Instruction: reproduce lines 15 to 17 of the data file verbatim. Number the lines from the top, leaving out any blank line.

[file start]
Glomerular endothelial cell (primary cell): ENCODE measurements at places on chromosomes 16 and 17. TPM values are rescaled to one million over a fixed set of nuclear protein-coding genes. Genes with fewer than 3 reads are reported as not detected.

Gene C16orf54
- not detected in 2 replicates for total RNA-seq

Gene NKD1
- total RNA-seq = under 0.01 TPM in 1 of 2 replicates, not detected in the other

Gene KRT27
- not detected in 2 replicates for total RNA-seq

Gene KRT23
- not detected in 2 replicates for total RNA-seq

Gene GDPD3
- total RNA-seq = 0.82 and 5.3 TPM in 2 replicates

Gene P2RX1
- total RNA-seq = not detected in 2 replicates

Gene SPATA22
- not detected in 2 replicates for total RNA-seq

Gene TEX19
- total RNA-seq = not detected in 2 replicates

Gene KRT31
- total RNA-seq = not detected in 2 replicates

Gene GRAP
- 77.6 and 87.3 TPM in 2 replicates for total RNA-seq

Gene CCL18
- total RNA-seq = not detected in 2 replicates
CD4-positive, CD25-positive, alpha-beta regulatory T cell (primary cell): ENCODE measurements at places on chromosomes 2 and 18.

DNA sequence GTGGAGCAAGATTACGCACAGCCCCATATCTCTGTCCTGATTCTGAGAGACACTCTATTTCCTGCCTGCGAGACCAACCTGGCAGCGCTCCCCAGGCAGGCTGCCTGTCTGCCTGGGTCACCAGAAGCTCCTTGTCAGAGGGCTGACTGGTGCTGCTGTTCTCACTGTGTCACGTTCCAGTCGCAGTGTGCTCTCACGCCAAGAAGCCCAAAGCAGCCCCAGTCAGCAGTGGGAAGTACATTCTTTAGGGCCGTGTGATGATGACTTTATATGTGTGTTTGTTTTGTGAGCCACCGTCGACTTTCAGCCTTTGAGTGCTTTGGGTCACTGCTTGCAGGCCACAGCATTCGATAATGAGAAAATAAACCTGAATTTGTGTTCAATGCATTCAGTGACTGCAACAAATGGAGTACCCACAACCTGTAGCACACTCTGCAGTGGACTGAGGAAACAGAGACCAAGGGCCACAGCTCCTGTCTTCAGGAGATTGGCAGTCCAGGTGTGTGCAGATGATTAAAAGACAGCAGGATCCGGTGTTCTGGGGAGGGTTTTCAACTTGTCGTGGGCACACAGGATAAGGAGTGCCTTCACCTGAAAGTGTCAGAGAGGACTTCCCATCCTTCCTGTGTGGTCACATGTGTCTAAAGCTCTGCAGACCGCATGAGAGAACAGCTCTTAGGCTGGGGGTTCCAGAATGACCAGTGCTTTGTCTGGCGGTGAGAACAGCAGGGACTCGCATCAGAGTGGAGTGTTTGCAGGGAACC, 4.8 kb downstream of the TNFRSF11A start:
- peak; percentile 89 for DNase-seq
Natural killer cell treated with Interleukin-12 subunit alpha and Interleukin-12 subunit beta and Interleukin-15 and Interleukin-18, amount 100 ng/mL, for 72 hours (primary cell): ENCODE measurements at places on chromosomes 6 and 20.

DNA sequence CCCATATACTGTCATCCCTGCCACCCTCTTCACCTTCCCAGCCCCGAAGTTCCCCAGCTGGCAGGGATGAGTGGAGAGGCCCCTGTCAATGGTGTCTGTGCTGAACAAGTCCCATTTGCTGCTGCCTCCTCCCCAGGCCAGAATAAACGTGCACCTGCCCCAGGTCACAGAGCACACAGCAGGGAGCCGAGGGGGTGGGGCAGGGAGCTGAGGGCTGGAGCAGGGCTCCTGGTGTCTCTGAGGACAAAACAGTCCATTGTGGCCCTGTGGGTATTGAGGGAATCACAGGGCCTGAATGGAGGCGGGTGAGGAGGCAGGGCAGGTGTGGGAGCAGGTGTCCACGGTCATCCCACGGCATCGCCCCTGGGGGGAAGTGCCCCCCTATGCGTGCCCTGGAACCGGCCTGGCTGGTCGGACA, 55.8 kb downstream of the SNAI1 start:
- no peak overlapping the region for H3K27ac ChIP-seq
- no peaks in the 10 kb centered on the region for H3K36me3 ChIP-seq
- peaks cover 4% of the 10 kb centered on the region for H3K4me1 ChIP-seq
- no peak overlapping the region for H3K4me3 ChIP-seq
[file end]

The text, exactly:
- not detected in 2 replicates for total RNA-seq

Gene TEX19
- total RNA-seq = not detected in 2 replicates